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Community partners to push health initiative

Southern Regional Medical Center Foundation, in Riverdale, will work in collaboration with several community organizations to bring awareness of childhood diabetes and obesity to children in the Clayton County School System, and their families.

The hospital’s foundation received a check for $10,000, earlier this month, from the Rite-Aid Foundation, which will be used for the county’s “Planting the Seed for Good Health” program. The goal is to provide educational materials to promote healthier lifestyles in the community.

The partners in the initiative, which is being called the Diabetes Prevention Collaboration, include: the Clayton County Board of Health; the Clayton County Board of Commissioners; Clayton County Public Schools; and Clayton State University.

“The Rite Aid Foundation is proud to partner with community stakeholders in addressing the health concerns of the children in Clayton County,” said Gayle Rife, manager of the Rite Aid Foundation.

The mission of the Diabetes Prevention Collaboration is to magnify the health issues connected to childhood obesity and diabetes, through a program that will mesh with the daily activities of elementary-age students, while also addressing any life-threatening conditions.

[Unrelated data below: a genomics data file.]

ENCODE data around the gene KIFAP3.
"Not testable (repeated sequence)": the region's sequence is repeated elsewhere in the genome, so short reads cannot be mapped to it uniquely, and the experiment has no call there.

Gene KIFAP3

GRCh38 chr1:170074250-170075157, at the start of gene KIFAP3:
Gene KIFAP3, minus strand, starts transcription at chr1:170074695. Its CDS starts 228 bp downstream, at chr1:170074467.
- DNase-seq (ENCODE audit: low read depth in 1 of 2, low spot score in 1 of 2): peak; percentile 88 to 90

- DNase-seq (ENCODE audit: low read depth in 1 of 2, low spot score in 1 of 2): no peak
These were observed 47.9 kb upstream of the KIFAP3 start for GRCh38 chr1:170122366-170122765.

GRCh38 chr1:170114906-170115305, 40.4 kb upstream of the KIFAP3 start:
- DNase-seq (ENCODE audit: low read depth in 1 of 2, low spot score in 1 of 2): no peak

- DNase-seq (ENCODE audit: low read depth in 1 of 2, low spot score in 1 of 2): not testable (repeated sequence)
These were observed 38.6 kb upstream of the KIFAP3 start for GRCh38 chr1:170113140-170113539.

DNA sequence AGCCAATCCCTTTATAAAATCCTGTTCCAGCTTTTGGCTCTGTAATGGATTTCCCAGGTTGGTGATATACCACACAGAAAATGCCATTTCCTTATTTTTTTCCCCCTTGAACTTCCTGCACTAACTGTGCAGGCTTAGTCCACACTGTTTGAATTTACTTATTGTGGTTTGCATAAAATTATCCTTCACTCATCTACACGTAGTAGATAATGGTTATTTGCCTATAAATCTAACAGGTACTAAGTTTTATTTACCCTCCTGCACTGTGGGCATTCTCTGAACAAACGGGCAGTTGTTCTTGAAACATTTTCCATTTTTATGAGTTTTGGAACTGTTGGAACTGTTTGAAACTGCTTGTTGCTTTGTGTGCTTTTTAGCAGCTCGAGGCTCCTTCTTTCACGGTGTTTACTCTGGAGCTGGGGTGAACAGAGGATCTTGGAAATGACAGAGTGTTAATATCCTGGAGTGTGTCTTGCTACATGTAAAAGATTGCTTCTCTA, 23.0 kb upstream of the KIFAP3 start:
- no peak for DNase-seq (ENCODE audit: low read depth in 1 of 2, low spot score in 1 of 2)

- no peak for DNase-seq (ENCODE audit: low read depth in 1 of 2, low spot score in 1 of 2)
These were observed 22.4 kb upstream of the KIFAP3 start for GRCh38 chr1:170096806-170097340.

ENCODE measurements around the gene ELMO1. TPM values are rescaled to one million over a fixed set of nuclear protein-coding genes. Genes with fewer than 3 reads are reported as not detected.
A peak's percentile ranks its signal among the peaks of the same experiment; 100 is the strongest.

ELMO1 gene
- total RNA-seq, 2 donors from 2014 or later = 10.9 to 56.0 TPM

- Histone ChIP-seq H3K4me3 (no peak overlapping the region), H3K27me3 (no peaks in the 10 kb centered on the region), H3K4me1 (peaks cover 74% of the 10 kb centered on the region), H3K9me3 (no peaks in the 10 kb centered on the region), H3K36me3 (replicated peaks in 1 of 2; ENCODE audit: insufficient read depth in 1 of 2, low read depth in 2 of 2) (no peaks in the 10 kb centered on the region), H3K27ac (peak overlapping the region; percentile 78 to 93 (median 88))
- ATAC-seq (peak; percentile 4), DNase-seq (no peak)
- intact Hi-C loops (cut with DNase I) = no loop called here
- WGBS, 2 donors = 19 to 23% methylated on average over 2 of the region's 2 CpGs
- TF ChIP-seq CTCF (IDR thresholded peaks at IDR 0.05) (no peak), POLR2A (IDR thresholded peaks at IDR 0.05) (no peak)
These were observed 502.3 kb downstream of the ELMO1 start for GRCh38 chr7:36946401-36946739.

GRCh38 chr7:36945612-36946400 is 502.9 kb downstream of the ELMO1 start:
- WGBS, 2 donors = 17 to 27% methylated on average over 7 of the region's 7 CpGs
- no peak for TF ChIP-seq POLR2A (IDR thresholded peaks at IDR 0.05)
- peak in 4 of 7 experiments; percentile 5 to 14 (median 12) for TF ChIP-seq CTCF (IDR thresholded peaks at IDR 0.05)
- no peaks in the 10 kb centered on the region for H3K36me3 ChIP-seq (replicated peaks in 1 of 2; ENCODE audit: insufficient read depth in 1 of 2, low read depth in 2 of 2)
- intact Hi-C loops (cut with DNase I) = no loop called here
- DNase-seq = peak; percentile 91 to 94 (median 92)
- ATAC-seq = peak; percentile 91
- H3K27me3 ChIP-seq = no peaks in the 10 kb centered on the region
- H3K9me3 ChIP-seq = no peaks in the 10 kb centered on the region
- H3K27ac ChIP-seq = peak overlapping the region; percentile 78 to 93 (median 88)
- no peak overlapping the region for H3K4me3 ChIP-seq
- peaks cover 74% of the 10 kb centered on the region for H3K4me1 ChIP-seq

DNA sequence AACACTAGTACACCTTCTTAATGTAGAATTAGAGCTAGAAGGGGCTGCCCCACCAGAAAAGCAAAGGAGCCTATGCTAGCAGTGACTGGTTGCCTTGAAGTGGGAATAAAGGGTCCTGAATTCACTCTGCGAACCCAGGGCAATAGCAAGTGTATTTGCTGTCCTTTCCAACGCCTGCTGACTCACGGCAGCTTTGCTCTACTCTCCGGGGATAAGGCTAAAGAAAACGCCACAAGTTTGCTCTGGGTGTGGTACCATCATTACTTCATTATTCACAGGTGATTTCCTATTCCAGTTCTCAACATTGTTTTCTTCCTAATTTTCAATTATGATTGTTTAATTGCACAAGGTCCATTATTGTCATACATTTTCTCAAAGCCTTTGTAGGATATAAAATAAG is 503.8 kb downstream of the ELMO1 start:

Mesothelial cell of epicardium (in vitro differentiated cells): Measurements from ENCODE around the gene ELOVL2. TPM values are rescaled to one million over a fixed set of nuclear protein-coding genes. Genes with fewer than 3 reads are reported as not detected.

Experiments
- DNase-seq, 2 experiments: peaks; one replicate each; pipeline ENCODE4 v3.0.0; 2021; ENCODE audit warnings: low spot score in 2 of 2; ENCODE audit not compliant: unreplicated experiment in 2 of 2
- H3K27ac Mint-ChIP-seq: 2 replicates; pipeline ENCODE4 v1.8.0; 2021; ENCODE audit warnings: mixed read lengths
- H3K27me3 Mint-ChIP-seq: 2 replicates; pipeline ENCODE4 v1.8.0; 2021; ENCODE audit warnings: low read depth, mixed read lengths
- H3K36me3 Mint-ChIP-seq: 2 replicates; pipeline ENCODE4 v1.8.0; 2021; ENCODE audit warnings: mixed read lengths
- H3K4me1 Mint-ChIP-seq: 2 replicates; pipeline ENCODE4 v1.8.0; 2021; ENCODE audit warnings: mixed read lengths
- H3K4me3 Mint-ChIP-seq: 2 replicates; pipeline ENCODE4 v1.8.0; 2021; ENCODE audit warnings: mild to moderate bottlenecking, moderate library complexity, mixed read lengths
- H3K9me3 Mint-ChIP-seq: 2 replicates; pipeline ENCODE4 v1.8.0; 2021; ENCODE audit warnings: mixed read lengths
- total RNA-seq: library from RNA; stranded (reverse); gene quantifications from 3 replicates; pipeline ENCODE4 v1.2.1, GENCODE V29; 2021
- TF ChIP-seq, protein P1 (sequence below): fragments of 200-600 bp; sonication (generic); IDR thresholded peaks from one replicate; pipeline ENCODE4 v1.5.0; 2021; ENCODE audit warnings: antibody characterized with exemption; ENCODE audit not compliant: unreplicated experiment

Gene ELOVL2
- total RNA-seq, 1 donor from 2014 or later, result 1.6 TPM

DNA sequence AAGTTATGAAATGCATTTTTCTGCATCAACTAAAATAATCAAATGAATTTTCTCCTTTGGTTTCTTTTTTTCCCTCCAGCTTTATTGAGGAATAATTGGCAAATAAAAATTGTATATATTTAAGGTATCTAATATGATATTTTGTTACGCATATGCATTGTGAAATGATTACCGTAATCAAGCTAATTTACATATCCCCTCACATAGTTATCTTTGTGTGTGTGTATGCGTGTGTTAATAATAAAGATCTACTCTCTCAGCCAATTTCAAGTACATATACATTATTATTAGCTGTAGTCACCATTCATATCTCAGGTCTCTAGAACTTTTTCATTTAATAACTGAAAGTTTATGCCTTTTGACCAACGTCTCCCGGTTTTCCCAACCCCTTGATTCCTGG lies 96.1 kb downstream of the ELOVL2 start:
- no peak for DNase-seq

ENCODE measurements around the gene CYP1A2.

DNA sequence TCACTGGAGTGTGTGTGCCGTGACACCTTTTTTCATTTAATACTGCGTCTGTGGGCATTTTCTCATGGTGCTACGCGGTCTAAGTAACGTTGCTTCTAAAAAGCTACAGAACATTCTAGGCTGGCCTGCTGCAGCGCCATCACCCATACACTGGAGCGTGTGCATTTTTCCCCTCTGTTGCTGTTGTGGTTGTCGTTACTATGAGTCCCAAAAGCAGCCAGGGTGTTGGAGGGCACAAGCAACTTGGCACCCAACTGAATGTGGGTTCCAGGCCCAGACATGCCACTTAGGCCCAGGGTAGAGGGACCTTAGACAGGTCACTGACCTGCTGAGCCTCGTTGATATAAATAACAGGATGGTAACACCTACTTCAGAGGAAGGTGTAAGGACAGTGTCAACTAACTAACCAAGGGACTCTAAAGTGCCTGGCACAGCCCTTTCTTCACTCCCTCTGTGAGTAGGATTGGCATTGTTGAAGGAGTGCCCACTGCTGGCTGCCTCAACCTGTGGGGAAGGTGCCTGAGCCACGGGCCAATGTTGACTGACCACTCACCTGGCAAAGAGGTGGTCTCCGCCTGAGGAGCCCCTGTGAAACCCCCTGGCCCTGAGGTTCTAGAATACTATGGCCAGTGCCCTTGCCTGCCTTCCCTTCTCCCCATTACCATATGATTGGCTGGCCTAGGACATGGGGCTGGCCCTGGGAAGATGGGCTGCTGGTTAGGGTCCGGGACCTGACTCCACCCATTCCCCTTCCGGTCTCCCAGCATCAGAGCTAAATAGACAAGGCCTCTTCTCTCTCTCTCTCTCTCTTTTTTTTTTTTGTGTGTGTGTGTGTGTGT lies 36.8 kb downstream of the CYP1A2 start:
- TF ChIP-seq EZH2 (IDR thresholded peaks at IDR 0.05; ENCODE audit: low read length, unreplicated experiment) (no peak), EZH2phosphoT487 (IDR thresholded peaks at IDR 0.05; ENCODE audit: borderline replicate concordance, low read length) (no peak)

Hospital officials said the money from the grant will be used to implement a model program, known as the Coordinated Approach to Child Health (CATCH®), which is based on an obesity-prevention study funded by the National Institutes of Health.

The program is being launched, during the 2011-2012 school year, in six schools in the district: Lee Street, Callaway, River’s Edge, Haynie, Anderson, and Martin Luther King Jr., elementary schools.

School officials said the program will focus on nutrition-education and physical-activity intervention, in an effort to increase levels of physical activity, increase cardio-respiratory fitness levels, and improve nutrition habits and knowledge of healthier foods.

Kathy Marshall, a diabetes nurse at Southern Regional Medical Center, said she is proud of the spirit of cooperation among the community partners since the launching of the initiative.

“In order for a program of this magnitude to succeed, there must be buy-in from the community stakeholders,” she said, “and that’s exactly what the Diabetes Prevention Collaboration team represents.”

She added that she was especially grateful to Clayton County School Superintendent Edmond Heatley, and his “amazing team,” for its support of the program.